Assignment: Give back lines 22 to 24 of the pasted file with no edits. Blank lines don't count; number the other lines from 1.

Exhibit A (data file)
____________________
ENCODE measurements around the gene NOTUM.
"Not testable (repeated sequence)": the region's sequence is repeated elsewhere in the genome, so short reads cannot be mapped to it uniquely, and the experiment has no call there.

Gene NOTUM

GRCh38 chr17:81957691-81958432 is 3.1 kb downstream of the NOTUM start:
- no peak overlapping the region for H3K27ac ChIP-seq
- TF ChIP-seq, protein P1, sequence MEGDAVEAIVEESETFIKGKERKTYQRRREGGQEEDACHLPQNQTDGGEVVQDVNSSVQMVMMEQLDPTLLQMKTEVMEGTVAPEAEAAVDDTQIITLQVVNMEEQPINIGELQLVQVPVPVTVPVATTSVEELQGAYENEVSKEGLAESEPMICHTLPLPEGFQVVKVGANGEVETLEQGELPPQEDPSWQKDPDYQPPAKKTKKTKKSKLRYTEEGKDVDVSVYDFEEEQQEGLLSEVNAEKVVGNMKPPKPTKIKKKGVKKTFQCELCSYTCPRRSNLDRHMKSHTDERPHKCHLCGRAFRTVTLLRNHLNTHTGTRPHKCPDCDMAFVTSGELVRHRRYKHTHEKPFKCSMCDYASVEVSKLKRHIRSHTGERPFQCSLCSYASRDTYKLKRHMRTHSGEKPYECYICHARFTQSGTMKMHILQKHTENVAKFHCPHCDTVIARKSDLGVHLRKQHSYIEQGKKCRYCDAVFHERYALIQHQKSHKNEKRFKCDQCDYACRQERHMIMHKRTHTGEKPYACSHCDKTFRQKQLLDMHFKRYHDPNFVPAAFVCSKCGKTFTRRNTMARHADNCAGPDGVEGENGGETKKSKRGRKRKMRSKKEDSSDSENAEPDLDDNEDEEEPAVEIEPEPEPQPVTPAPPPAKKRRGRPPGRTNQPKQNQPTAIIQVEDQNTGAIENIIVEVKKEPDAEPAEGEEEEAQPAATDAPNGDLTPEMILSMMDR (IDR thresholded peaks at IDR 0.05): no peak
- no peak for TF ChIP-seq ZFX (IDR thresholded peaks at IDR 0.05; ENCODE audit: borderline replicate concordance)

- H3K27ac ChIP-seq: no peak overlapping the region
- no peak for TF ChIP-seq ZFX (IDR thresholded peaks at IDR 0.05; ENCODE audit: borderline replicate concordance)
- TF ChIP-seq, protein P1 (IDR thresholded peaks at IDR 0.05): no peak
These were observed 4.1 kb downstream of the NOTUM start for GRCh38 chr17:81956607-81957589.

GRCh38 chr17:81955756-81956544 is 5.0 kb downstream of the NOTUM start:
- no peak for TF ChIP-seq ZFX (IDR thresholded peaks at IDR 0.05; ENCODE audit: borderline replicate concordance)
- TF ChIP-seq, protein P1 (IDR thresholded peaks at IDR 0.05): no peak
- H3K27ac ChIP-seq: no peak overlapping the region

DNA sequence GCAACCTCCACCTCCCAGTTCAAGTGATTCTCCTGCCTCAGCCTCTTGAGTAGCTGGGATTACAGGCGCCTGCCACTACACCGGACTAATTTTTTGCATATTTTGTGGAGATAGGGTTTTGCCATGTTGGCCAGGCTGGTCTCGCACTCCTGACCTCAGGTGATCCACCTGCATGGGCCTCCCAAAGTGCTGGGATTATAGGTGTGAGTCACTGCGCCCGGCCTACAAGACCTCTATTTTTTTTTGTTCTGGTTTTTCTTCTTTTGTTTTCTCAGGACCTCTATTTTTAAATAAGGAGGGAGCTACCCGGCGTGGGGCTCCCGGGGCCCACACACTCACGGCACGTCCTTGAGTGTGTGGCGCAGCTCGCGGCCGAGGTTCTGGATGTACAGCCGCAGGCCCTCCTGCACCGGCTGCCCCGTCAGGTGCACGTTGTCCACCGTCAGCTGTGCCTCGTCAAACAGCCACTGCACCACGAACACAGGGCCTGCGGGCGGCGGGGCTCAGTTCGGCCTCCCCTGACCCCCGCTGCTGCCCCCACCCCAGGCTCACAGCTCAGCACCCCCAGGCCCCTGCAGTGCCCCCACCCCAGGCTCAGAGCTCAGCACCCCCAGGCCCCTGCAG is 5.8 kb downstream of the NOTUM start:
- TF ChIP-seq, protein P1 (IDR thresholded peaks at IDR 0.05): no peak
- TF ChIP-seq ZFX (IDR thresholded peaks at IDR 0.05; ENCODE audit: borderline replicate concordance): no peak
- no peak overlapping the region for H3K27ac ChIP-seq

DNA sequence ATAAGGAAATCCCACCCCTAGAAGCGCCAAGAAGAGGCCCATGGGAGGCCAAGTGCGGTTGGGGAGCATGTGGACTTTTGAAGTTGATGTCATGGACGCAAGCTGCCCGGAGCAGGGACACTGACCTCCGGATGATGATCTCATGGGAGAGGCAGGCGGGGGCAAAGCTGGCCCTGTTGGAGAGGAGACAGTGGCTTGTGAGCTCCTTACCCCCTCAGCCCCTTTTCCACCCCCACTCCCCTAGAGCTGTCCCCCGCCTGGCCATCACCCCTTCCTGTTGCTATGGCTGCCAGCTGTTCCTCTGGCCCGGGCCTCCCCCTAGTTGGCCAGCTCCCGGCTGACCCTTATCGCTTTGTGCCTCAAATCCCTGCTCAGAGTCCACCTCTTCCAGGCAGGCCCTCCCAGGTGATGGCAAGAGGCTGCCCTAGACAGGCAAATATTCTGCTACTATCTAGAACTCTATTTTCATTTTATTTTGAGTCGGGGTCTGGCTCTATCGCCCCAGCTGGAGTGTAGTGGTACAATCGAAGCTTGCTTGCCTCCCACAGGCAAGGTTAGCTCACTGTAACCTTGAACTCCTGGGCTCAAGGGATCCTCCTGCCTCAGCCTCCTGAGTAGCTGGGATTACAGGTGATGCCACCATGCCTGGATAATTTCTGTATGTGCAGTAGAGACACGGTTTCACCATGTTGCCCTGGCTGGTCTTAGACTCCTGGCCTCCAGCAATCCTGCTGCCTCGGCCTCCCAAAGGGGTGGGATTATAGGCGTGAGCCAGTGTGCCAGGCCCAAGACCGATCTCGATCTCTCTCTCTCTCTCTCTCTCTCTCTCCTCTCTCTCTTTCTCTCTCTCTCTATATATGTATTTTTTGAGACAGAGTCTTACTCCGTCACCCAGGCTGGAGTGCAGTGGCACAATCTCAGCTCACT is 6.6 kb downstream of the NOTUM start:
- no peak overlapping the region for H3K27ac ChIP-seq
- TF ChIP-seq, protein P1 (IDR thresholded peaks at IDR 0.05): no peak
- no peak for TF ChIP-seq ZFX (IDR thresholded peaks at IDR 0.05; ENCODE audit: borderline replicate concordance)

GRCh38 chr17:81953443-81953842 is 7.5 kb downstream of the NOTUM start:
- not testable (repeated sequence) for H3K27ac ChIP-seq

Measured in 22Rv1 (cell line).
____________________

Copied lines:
- TF ChIP-seq, protein P1 (IDR thresholded peaks at IDR 0.05): no peak
- no peak for TF ChIP-seq ZFX (IDR thresholded peaks at IDR 0.05; ENCODE audit: borderline replicate concordance)

GRCh38 chr17:81953443-81953842 is 7.5 kb downstream of the NOTUM start: